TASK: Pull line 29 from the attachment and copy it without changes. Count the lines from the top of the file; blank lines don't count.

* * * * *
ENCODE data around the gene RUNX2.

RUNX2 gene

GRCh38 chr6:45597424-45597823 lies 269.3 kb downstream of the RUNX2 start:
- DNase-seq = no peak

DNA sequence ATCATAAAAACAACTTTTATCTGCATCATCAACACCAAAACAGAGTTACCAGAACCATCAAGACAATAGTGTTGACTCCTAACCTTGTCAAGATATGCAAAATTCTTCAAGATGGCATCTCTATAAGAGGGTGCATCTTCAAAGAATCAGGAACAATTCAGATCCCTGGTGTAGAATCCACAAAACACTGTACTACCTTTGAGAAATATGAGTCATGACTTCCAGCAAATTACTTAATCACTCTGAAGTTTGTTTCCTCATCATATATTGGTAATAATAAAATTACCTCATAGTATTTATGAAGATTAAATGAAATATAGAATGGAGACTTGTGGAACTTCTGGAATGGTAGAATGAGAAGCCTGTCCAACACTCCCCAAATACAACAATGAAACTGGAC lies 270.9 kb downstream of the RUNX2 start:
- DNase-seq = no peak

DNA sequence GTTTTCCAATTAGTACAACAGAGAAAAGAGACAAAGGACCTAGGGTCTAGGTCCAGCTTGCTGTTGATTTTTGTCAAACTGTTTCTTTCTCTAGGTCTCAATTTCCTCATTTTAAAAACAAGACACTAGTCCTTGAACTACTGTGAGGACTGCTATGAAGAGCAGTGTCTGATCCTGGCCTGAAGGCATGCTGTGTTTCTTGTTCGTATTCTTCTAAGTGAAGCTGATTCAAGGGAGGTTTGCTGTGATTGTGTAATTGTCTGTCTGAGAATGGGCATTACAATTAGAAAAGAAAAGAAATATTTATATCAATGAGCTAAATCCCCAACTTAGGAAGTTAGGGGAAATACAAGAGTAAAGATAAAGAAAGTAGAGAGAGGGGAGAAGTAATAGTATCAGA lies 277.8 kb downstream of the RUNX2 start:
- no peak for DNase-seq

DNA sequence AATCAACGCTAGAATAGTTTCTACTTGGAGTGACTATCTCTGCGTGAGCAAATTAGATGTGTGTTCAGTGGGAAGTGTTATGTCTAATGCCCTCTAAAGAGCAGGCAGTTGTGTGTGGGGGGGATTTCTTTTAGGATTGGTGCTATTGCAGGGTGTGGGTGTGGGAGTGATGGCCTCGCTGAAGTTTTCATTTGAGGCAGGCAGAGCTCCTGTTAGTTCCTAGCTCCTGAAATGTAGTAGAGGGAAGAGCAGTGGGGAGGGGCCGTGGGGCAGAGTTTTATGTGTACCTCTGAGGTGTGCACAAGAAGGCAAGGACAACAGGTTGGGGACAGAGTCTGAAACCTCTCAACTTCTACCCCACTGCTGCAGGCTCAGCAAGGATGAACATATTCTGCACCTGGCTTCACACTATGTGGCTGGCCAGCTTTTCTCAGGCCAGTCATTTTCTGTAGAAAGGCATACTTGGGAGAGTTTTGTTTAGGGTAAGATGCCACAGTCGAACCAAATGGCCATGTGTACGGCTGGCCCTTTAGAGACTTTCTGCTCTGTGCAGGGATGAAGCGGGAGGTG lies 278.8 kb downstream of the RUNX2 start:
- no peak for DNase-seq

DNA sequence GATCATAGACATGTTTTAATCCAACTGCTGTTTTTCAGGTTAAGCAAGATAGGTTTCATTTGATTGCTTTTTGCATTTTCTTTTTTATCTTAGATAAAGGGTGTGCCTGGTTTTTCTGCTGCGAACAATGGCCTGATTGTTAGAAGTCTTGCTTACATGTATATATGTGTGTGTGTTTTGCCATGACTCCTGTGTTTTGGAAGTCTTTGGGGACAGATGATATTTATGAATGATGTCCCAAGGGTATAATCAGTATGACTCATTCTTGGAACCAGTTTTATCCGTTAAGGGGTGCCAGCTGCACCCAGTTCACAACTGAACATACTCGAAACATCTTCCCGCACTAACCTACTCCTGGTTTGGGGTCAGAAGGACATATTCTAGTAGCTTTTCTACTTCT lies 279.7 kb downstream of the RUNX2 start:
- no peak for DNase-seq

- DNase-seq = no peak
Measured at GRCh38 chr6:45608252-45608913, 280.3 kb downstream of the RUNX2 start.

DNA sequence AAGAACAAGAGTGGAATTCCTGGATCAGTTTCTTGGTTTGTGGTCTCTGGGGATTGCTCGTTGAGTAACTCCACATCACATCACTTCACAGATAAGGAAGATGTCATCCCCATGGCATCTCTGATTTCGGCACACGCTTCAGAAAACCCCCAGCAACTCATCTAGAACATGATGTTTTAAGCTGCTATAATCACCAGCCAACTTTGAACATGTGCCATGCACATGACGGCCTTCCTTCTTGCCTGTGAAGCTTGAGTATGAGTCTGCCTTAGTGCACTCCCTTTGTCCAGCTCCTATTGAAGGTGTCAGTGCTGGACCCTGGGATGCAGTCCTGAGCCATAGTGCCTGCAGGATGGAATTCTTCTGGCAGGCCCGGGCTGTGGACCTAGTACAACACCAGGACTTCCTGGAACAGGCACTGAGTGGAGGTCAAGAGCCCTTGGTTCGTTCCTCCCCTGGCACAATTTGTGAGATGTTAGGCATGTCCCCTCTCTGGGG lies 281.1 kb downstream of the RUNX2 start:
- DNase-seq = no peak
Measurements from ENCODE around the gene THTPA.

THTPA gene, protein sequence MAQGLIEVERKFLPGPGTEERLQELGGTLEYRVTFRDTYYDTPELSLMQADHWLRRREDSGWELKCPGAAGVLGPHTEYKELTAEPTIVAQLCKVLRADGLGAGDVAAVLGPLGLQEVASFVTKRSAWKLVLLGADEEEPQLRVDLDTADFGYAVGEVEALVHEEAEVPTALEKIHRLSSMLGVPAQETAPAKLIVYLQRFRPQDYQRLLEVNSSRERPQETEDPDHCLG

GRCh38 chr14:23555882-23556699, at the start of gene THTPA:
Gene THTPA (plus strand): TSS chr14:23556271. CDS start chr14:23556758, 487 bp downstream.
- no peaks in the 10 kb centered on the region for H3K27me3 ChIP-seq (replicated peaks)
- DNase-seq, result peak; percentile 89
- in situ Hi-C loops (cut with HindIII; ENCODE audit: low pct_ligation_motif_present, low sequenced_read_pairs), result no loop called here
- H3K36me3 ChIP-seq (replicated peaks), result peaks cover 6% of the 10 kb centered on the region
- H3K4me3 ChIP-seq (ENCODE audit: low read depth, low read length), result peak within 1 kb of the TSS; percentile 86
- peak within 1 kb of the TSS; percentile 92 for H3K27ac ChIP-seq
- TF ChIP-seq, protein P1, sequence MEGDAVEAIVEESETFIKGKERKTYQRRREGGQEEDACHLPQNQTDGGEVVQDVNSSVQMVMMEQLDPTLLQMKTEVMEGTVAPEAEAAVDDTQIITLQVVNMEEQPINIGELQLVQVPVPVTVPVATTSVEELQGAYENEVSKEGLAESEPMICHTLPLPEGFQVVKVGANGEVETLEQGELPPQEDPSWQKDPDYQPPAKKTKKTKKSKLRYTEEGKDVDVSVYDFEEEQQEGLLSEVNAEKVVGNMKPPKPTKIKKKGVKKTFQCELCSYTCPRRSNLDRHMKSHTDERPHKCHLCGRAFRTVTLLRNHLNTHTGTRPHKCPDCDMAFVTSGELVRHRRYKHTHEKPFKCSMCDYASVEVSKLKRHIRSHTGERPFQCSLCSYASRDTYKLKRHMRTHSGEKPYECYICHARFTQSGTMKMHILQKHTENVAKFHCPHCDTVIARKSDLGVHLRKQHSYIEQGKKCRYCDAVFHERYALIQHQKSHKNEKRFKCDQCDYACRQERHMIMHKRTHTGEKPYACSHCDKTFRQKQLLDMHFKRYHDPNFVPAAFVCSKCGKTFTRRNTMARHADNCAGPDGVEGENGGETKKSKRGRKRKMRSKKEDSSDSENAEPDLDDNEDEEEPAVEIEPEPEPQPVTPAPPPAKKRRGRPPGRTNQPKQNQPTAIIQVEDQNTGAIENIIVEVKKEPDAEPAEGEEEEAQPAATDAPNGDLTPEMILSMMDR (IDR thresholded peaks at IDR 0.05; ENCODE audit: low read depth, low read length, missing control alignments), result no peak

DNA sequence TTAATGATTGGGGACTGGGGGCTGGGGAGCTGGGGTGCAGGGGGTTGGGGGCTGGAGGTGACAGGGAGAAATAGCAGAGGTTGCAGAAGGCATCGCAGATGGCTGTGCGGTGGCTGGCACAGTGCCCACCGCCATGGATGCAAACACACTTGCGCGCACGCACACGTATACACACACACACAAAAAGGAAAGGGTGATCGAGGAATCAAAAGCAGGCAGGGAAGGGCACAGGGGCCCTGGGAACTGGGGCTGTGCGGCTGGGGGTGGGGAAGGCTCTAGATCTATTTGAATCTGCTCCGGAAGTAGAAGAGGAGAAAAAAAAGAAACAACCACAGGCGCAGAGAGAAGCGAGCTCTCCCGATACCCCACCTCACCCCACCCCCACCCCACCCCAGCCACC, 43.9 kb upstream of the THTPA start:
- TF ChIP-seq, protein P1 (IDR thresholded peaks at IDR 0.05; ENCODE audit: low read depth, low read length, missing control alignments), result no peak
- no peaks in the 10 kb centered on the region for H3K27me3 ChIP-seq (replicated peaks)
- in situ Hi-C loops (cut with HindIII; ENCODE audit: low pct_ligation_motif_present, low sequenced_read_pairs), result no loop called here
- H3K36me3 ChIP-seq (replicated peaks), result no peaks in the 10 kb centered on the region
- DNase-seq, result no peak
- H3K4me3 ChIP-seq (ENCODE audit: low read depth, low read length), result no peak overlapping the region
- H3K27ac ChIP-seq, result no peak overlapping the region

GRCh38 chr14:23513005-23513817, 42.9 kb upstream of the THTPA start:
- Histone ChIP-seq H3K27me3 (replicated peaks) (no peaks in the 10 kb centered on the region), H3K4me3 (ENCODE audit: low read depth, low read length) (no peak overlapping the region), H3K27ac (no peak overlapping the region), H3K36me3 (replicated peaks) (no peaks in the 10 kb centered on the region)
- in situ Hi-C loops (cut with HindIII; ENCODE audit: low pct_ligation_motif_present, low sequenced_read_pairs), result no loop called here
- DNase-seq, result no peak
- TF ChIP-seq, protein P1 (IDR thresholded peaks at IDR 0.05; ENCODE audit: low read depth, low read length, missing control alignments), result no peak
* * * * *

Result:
- TF ChIP-seq, protein P1 (IDR thresholded peaks at IDR 0.05; ENCODE audit: low read depth, low read length, missing control alignments), result no peak